What does the Queen’s death mean for politics?

·3-min read

The death of the Queen signals a major change in the workings of public life.

Buckingham Palace said Elizabeth II, the nation’s longest-reigning monarch who served as head of state for more than 70 years, died “peacefully” on Thursday afternoon at the age of 96.

Her eldest son has become King Charles III.

After speaking to the King, Prime Minister Liz Truss chaired a meeting at 9pm for Secretaries of State with a role to play in the co-ordination of arrangements.

Politics as normal is put on hold as the nation enters a 10-day period of mourning, which lasts until the Queen’s funeral.

The quiet will be reflected in the flying of flags at half mast on UK Government buildings.

On Friday, the House of Commons’ sitting will not start at 9.30am as planned.

Instead, both Houses of Parliament are due to gather at noon to allow MPs and peers to pay tribute to the Queen in a session due to last until 10pm.

Ms Truss will lead the tributes.

There will also be a rare Saturday sitting, where senior MPs will take the oath of allegiance to the King from 2pm, with condolences continuing again until 10pm.

The session will end with a “formal humble address” to the King at the end, “expressing the deep sympathy of the House” on the Queen’s death, the House of Commons’ said in a statement.

All MPs will have the option to take the oath to the King when the House returns, but are not obliged to.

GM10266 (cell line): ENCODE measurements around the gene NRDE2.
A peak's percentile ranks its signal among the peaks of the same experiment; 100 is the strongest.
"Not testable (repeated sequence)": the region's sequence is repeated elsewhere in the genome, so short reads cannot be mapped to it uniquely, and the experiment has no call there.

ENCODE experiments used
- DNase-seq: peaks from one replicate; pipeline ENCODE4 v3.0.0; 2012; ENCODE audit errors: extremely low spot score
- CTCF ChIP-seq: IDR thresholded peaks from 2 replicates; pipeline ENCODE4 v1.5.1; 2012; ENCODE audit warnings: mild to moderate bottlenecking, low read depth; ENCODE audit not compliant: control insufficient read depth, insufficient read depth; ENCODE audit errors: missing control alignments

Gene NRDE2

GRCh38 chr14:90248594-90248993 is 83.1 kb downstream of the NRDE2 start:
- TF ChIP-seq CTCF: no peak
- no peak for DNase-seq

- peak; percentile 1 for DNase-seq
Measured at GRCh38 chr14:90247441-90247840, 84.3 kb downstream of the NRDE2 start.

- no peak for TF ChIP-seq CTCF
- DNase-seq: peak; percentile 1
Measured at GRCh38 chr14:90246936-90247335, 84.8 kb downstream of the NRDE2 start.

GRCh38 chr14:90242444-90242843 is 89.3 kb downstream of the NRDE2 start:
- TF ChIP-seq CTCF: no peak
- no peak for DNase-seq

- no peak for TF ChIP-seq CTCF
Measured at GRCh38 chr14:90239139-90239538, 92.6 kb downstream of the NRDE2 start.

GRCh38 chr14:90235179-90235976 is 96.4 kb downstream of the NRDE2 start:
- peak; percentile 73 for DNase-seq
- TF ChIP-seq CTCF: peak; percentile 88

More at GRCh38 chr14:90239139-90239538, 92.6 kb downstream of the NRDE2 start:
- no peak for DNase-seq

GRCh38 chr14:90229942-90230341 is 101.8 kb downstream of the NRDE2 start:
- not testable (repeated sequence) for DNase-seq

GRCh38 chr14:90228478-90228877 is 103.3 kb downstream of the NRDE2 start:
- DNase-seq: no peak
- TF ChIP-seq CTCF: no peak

Commons Speaker Sir Lindsay Hoyle will determine the timetable for the following days, but it is expected to be significantly reduced until after the state funeral as Parliament adjourns.

This means new laws cannot be passed until Parliament returns, though it could be recalled for the most pressing matters.

Erskine May, which outlines parliamentary procedure, states: “On the demise of the Crown, Parliament, if sitting, is immediately to proceed to act; and if adjourned or prorogued is immediately to meet and sit.

“In such circumstances, Parliament has met on Sunday.”

When the Queen’s beloved husband the Duke of Edinburgh died in April 2021, the Commons was recalled from its Easter recess one day early so that MPs could pay tribute from the chamber.

Queen Elizabeth II death
Mourners gather outside Buckingham Palace in central London following the announcement of the Queen’s death (James Manning/PA)

Most government announcements, ministerial visits, press releases and conferences will pause during the period of mourning.

One exception is the Government’s energy support package, which was being set out by Ms Truss earlier on Thursday when it emerged the Queen was placed under medical supervision at Balmoral.

Due to the scale of the cost-of-living crisis, households struggling with soaring energy bills can still expect to get information on government support as work on the policy continues, with emergency legislation possible.

Chancellor Kwasi Kwarteng is due to give specifics of how the plan will be funded during his emergency fiscal announcement later this month.

The timing will likely be affected by the mourning period.

The Commons is due to go into conference recess on September 22, but the Government could decide to change the timetable to make up the time lost and ensure they can pass the necessary energy legislation.

It is up to party leaders whether party conferences should go ahead.

The Liberal Democrats, due to gather from September 17, are the only ones whose conference falls within the mourning period.

The Government wants schools to stay open and will not tell cultural and sporting events to stop, with the decision down to individual cultural organisations and sporting associations.